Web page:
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These days, it’s easier than ever to get your hands on the sought-after tools that were once beyond the realms of possibility for non-professional musicians to use. In this feature, our resident hitmaker Marc JBexplores the most effective gear, in both software and hardware, to use for a wide range of genres and approaches – the same gear that was used to build the hits of yesteryear…


Image © Joseph Branston

Get ready to dive deep into the world of legendary pro-studio gear and the modern emulation software that’s shaped the sound of many of the key genres in popular music. In this feature, we’re essentially going to show you how to recreate various ‘sonic signatures’ from music history. Throughout the next few pages, we’re going to be exploring some key pieces of technology and highlight just what they do, how they have been and indeed still are being used – and how you can now use them yourself in software form to get that genre-specific hit sound for your own productions, more conveniently and at a fraction of the cost.

Now is an exciting and somewhat boundary-free time to be a producer of music. We have the means to achieve the ‘big studio sound’ in our own homes, and with minimal outlay, by using authentic emulations of classic studio equipment. There’s a colossal array of classic studio-gear emulations on the market, though, so to avoid being overwhelmed, it’s better that you have some understanding of each particular piece of gear’s history and what kind of music it was primarily used for, before you decide whether you need it for your production.

Many companies model classic gear to bring us coveted sonics. Music software giants such as Universal Audio (whose hardware-DSP-powered UAD plug-ins feature heavily in our rundown), Waves, Softube, IK Multimedia, Steinberg, Slate, Eventide, Lexicon, Soundtoys and Plugin Alliance have music laboratories full of white-coated geniuses (we imagine), reverse-engineering gear for our benefit.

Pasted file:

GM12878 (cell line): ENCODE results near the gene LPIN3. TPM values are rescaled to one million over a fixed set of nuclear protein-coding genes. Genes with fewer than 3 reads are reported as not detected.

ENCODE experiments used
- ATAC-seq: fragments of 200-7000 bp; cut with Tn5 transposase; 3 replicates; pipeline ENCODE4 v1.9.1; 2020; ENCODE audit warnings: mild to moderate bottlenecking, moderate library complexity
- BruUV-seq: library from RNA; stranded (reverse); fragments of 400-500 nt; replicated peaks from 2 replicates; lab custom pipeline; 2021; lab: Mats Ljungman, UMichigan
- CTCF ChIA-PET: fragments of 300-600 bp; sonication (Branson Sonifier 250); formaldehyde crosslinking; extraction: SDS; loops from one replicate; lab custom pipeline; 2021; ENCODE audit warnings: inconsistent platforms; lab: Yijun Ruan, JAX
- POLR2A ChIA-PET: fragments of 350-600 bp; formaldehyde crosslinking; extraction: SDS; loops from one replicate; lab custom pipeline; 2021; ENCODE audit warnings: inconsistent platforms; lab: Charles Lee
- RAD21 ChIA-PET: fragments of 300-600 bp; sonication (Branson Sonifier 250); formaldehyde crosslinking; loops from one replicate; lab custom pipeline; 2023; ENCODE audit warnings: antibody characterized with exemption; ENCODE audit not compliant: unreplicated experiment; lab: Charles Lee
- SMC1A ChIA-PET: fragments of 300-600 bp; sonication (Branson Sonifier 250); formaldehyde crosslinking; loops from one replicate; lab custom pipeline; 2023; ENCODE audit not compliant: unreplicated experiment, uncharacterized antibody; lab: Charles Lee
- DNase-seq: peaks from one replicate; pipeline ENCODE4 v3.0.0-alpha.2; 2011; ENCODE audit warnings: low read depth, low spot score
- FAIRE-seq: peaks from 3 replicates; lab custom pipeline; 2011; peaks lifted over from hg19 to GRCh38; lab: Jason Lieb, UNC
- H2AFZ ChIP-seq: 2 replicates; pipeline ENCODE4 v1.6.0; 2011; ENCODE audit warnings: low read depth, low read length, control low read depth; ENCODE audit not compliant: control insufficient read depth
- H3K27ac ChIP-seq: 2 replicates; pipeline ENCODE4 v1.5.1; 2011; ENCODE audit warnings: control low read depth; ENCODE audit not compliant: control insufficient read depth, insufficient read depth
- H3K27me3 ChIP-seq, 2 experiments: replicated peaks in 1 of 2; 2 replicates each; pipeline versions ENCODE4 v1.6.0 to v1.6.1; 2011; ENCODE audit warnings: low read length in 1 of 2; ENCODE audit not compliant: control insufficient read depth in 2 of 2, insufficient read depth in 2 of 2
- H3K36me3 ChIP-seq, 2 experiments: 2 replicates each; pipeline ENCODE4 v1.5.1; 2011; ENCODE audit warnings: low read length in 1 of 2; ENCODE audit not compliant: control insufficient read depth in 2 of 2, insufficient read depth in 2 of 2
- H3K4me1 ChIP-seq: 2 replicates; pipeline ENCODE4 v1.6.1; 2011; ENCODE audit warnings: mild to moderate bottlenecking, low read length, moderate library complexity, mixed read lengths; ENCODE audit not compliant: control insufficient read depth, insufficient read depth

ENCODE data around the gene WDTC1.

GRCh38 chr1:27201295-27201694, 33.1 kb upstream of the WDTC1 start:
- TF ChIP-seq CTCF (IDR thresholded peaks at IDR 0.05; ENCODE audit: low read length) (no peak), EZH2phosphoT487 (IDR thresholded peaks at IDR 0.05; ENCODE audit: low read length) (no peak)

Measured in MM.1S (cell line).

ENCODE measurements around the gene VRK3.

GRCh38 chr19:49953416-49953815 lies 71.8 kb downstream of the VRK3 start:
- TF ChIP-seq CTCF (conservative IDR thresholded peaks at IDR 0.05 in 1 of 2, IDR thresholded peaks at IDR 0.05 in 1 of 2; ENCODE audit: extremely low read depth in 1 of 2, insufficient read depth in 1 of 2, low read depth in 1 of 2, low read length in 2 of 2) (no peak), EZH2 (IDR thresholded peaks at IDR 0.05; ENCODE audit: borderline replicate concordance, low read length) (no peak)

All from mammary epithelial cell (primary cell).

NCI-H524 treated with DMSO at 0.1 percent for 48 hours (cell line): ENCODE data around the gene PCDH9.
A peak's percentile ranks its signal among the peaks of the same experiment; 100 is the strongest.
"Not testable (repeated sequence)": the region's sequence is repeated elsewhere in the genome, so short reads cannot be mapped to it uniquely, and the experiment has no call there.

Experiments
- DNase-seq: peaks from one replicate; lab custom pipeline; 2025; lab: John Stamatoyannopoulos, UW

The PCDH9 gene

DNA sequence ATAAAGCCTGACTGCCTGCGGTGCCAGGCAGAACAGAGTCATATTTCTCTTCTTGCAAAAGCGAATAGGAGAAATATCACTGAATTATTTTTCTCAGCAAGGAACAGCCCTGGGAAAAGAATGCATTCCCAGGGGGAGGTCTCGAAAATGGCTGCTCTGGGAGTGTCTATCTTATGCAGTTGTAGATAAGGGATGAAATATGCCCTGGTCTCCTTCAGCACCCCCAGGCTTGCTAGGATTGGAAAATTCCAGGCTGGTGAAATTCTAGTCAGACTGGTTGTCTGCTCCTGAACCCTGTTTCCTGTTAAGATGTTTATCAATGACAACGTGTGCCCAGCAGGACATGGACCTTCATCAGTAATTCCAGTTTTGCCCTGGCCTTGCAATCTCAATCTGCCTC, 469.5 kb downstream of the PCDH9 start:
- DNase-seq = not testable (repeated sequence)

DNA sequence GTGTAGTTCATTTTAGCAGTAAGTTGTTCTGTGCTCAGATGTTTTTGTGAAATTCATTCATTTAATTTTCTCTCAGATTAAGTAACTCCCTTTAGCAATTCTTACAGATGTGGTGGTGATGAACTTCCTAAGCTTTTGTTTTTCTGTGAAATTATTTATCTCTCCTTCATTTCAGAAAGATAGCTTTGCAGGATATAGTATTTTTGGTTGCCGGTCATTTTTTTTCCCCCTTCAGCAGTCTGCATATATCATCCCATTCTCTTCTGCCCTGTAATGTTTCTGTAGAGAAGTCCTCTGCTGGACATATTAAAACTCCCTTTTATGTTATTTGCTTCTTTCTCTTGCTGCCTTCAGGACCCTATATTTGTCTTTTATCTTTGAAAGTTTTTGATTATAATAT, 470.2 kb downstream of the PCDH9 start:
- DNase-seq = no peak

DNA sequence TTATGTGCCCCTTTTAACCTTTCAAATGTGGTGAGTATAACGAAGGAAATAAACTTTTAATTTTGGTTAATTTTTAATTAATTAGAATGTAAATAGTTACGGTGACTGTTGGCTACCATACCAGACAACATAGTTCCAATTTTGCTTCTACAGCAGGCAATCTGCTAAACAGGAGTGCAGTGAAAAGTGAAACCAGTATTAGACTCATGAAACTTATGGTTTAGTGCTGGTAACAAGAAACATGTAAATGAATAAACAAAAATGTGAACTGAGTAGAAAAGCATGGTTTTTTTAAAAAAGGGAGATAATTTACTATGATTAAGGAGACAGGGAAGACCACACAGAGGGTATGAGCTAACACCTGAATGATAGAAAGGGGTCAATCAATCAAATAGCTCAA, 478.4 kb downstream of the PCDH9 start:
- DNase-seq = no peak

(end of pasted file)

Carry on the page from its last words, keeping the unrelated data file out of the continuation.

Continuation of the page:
There are two basic ways in which a plug-in designer can analyse analogue and digital gear to create a software emulation. Firstly, they can run different audio signals through the unit (such as Sine sweeps and wide-band signals at various levels) and capture the output for all front-panel settings. The resulting signals are then analysed for changes in factors that include EQ, distortion and phase change to create a mathematical DSP model that can be then used to emulate the hardware unit.

With the second method, the unit is taken apart component by component. Every capacitor, valve and stage are analysed for their behaviours. Mathematical models are built up and the resulting ‘super model’ is tweaked until the software exhibits the closest sonic behaviour to the hardware. Many emulations use a combination of both methods to create the truest representation. Of course, this is all within the limits of development time and available software DSP. Some emulations, such as the AMS RMX16 reverb emulation for UAD, even use the software algorithms from the original unit.

Of course, we’re not disparaging hardware purists here. If you can get your hands on them, we’d always recommend that you go with the real-world kit to truly capture that authentic sound, but it’s not always convenient in terms of size, cost and weight – some hardware units could weigh up to 600lbs and took up an entire room! Software emulations have been progressively improving over the years and even in A/B shootouts, it can be virtually impossible to discern the difference between hardware and software.

So let’s look at some key hardware, grouped by relevant genres, sonic flavours and time periods, as well as the best modern software emulations of it, to help you whittle down your potential choices…


Roller discos, punks and flares… the 70s provided a surge of new genres and subcultures. Technology moved on during the decade, with more advanced analogue circuit boards and the world’s very first digital processors. With this evolution in electronics came a host of new innovations for music technology. Some of the brightest minds in the world were pushing the boundaries of sonic manipulation.

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About MusicTech

Emulating the artists that inspired us in our many music-making ventures is as much about rekindling those feelings as it is knowing how the sounds were created. In our cover feature this month we show you how to get impossibly close to the sonic signatures left by your musical heroes. Continuing the theme we present our newest feature ‘Recording Spotlight,’ where we speak to Peter Franco, engineer on Daft Punk’s Random Access Memories, and gain insight into the complex, painstaking work that went into creating this modern classic. Additionally, we sit down with dance-music producer Stefano Ritteri and rising UK production star Rhiannon Mair, get into the meat of Cubase 9.5 and get hands-on with all the latest gear, tech and software. We hope you enjoy the issue…